Thursday, June 5, 2014

Basic Linux Commands for DBAs

General Linux Commands for DBAs

Displays current working directory
$ pwd
List the current directory contents
$ ls
 ls -l
List the current directory contents with extra details
$ ls -l
Displays files for the specified path
$ ls
 cd ~ / cd
User home directory
$ cd  / $ cd ~
 cd -
Previous current directory
$ cd -
Clear screen
$ clear
Creates an empty file
$ touch abc
Removes specified file
$ rm abc
 rm -rf
-f force -r recursive, Removes complete directory with its contents
$ rm -rf
 cp file1 file2
Creates a copy of file1 to file2, if destination is file it creates a duplicate copy, if destination is directory it moves the file into that directory.
$ cp file1 file2
 cp -r dir1 dir2
Creates a duplicate copy of whole directory
$ cp -r dir1 dir2
 mv file2 file3
Renames given file to new file
$ mv file2 file3
Displays contents of the file
$ cat file1.txt
Displays contents of the file page by page, for next page {Space}  to quit {q}
$ more file1.txt
Displays first 10 lines from the file
$ head file1.txt
$ head -20 file1.txt (first 20 lines)
Displays last 10 lines from the file
$ tail file1.txt
$ tail -20 file1.txt (last 20 lines)
 tail -f
Displays contents of the file as it grows, starting with last 10 lines, to quit {ctrl+c}
$ tail -f Kalyan2.err
Displays current date and time
$ date
Display help for the given command
$ man cat
 command > filename
Redirects output to specified filename
$ date > date.txt
 command >> filename
Appends the redirected output to existing file
$ date >> date.txt
 sort file1
Sort the contents of the file
$ sort file1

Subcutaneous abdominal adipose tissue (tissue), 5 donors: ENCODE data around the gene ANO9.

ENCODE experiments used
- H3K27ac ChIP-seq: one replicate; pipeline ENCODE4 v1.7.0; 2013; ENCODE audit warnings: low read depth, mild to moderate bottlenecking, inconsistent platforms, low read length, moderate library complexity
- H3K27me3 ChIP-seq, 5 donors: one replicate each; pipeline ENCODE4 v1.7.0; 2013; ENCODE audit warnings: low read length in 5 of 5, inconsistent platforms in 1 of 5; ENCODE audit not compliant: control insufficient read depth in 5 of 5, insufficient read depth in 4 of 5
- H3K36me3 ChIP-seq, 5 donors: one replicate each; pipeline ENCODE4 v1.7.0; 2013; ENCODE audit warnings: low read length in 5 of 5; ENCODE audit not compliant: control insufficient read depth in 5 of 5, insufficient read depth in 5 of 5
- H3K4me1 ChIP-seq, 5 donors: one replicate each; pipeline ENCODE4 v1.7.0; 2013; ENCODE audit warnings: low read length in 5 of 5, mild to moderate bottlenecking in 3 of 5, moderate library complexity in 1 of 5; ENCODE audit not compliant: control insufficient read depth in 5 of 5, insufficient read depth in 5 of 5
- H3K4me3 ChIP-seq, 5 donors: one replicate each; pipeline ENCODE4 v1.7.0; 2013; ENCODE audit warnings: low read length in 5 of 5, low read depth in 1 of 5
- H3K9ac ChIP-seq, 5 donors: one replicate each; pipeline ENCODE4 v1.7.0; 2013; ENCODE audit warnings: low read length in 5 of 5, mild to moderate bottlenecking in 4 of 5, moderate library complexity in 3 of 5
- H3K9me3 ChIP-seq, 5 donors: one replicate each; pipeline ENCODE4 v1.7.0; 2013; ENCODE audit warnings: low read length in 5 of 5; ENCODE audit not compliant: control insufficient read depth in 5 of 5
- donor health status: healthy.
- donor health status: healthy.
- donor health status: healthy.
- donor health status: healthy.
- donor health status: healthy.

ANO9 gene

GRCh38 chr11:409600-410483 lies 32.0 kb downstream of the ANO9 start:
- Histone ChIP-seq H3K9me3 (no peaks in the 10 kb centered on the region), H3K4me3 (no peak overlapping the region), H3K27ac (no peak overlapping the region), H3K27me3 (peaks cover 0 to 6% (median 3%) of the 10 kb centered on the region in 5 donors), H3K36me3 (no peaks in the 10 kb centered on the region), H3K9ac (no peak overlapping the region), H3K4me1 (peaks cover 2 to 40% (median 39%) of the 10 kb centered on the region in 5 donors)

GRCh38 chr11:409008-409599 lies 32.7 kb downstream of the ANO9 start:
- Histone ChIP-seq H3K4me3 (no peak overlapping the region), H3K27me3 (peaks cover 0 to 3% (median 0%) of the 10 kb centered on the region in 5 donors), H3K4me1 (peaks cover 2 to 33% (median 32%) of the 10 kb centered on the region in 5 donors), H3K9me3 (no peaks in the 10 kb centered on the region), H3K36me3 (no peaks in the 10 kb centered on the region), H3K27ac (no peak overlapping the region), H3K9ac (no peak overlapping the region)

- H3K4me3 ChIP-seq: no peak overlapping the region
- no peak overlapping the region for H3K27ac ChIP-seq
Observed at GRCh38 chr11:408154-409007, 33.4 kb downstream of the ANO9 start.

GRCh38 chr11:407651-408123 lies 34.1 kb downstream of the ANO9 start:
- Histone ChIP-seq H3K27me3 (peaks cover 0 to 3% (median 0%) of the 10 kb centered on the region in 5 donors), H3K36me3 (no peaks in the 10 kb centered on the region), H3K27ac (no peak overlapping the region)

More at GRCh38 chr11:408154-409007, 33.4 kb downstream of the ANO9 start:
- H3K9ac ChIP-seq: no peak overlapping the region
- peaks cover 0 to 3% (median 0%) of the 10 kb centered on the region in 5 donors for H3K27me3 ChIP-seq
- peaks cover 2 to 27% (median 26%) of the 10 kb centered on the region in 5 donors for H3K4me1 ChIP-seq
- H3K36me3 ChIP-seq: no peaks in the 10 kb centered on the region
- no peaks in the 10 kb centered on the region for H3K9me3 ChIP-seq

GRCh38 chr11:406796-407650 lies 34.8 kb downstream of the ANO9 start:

| (Pipe)
Pipes the output to other command
$ cat file1 | sort
Displays all current processes
$ ps
Displays all running processes
$ top
Kills the process Id
$ kill
Displays current months calendar
$ cal
Displays current uptime
$ uptime
Displays who is online (All the users who are connected to this host)
$ w
Displays the current logged in user name
$ whoami
Displays information about the user
$ finger kalyan
Displays possible locations of the given application
$ whereis mysql
$ whereis perl
Displays which app runs
$ which mysql
$ which perl
Prints the system information
$ uname
 uname -a
Prints Kernel information
$ uname -a
 uname -o
Displays operating system
-o Operating System
-v Kernel version
-n Node Name
-m Machine
-p Processor
-a All
$ uname -o
Displays number of newlines, words and bytes in the file
$ ls -lrt | wc - l
Displays count for ls -lrt
Displays the name and value of each shell vairable
$ set
To view value in any environment variable
Displays all environment variable
$ printenv

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